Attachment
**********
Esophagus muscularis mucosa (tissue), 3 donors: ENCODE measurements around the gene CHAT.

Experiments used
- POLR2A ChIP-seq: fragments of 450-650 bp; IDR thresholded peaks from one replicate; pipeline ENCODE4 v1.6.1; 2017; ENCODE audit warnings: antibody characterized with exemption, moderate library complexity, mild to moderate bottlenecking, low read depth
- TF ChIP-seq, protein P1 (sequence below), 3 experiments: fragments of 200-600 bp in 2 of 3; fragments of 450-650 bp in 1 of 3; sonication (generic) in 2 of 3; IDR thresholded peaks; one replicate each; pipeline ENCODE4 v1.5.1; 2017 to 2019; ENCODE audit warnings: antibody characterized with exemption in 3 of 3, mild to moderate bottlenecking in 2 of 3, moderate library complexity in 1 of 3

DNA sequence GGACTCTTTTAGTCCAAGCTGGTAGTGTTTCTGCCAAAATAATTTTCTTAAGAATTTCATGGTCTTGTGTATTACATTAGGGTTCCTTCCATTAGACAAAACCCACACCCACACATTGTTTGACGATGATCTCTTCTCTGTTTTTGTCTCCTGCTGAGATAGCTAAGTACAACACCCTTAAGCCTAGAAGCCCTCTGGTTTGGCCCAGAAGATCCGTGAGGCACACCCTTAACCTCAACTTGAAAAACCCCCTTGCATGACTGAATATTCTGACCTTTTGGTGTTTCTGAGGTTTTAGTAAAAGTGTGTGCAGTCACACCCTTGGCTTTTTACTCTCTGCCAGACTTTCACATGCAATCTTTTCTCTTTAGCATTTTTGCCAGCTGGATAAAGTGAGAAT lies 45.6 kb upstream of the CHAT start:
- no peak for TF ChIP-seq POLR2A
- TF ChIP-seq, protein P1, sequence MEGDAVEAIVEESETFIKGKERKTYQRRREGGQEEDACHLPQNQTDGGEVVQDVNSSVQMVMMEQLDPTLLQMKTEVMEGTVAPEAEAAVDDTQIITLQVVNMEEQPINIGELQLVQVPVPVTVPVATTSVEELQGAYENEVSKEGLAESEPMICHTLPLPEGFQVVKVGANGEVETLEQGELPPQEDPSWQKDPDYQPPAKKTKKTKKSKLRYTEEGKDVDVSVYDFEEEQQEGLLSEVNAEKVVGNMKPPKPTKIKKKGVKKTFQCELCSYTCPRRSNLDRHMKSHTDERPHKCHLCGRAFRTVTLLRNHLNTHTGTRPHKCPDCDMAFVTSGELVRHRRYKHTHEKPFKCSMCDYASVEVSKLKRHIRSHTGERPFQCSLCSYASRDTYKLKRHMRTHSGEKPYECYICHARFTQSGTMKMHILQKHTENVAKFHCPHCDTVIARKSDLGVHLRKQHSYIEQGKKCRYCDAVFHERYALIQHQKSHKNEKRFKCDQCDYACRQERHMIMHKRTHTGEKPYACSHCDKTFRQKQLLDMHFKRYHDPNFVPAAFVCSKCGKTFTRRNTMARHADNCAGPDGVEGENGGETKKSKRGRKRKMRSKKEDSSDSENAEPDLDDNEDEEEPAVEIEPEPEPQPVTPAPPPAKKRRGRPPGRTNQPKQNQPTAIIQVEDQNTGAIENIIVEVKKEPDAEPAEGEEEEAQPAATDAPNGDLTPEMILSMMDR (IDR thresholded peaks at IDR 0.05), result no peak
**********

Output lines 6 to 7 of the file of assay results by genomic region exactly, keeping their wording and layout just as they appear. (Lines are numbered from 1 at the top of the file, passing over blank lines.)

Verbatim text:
- no peak for TF ChIP-seq POLR2A
- TF ChIP-seq, protein P1, sequence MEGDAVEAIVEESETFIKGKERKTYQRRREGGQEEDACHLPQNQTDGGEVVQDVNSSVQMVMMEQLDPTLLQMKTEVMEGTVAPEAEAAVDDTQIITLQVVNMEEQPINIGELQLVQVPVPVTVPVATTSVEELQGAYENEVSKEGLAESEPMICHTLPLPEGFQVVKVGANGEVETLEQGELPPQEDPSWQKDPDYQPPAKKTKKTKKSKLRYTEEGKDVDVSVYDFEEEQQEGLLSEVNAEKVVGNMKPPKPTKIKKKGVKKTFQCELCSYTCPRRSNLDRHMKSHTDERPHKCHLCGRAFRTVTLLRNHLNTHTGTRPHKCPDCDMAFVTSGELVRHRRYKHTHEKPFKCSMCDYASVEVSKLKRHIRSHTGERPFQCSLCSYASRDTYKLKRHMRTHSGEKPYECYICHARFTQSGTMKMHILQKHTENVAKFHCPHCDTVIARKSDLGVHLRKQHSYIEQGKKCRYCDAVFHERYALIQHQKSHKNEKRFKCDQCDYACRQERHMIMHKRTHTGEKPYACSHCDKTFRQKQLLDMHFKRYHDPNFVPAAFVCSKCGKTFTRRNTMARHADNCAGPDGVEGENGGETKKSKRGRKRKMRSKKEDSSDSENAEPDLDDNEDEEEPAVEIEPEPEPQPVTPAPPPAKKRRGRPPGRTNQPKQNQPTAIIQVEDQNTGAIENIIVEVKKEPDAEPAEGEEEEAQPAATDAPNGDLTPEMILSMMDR (IDR thresholded peaks at IDR 0.05), result no peak